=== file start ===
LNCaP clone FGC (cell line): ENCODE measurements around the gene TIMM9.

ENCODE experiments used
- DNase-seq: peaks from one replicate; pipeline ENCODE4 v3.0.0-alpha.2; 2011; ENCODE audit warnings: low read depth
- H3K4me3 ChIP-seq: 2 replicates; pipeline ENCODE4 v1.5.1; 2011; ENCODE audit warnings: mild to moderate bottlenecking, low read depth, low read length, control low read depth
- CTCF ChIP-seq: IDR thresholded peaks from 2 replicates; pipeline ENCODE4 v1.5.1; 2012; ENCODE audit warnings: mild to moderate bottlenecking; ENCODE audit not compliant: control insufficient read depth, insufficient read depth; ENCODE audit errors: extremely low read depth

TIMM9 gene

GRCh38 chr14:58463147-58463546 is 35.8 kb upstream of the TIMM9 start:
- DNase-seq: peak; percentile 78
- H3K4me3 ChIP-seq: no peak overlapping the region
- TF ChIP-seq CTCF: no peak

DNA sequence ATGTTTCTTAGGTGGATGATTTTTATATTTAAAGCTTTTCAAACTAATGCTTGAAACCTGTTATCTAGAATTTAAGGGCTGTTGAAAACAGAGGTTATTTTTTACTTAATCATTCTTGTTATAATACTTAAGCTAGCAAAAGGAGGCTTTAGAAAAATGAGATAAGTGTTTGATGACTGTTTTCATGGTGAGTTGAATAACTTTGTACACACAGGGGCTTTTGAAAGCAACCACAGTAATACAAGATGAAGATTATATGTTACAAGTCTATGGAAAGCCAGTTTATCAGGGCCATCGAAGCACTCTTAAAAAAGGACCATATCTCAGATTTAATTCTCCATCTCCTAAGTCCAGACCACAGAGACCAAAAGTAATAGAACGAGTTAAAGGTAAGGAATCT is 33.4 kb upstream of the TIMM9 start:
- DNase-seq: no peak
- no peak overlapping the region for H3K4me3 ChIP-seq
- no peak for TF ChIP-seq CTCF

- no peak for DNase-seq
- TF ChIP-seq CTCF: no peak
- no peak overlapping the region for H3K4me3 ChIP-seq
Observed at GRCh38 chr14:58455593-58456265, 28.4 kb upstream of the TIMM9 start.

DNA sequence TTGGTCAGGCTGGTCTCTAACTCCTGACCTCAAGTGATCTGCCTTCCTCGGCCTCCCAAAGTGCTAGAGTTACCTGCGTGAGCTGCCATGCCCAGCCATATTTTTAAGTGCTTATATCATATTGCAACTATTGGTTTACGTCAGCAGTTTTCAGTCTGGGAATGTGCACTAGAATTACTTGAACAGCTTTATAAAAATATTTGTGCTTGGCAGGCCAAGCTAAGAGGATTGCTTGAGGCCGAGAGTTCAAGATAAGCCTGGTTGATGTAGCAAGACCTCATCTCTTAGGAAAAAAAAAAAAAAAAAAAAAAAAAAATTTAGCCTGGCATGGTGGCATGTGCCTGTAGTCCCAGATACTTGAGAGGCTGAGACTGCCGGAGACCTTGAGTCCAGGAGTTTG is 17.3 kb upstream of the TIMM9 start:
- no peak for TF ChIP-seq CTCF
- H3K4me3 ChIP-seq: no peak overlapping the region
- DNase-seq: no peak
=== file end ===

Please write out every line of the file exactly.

LNCaP clone FGC (cell line): ENCODE measurements around the gene TIMM9.

ENCODE experiments used
- DNase-seq: peaks from one replicate; pipeline ENCODE4 v3.0.0-alpha.2; 2011; ENCODE audit warnings: low read depth
- H3K4me3 ChIP-seq: 2 replicates; pipeline ENCODE4 v1.5.1; 2011; ENCODE audit warnings: mild to moderate bottlenecking, low read depth, low read length, control low read depth
- CTCF ChIP-seq: IDR thresholded peaks from 2 replicates; pipeline ENCODE4 v1.5.1; 2012; ENCODE audit warnings: mild to moderate bottlenecking; ENCODE audit not compliant: control insufficient read depth, insufficient read depth; ENCODE audit errors: extremely low read depth

TIMM9 gene

GRCh38 chr14:58463147-58463546 is 35.8 kb upstream of the TIMM9 start:
- DNase-seq: peak; percentile 78
- H3K4me3 ChIP-seq: no peak overlapping the region
- TF ChIP-seq CTCF: no peak

DNA sequence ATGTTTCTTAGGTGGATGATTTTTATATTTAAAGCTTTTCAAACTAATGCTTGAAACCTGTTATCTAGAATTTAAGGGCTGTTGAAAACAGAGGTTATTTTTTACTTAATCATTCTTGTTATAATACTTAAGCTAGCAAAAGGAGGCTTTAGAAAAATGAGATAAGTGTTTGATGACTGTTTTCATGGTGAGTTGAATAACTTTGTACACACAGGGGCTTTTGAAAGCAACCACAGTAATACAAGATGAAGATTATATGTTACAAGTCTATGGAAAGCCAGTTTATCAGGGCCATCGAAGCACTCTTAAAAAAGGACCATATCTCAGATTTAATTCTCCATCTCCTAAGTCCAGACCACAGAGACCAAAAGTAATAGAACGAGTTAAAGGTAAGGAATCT is 33.4 kb upstream of the TIMM9 start:
- DNase-seq: no peak
- no peak overlapping the region for H3K4me3 ChIP-seq
- no peak for TF ChIP-seq CTCF

- no peak for DNase-seq
- TF ChIP-seq CTCF: no peak
- no peak overlapping the region for H3K4me3 ChIP-seq
Observed at GRCh38 chr14:58455593-58456265, 28.4 kb upstream of the TIMM9 start.

DNA sequence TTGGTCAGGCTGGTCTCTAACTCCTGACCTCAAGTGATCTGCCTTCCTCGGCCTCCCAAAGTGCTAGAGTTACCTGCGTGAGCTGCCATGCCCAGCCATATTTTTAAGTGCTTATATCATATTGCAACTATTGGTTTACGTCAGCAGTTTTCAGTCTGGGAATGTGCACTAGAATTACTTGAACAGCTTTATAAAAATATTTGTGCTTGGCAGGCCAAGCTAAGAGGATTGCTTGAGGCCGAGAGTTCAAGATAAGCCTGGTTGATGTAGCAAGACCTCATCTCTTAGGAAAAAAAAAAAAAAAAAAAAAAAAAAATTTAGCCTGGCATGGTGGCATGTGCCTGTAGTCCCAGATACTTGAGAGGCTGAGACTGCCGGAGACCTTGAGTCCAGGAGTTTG is 17.3 kb upstream of the TIMM9 start:
- no peak for TF ChIP-seq CTCF
- H3K4me3 ChIP-seq: no peak overlapping the region
- DNase-seq: no peak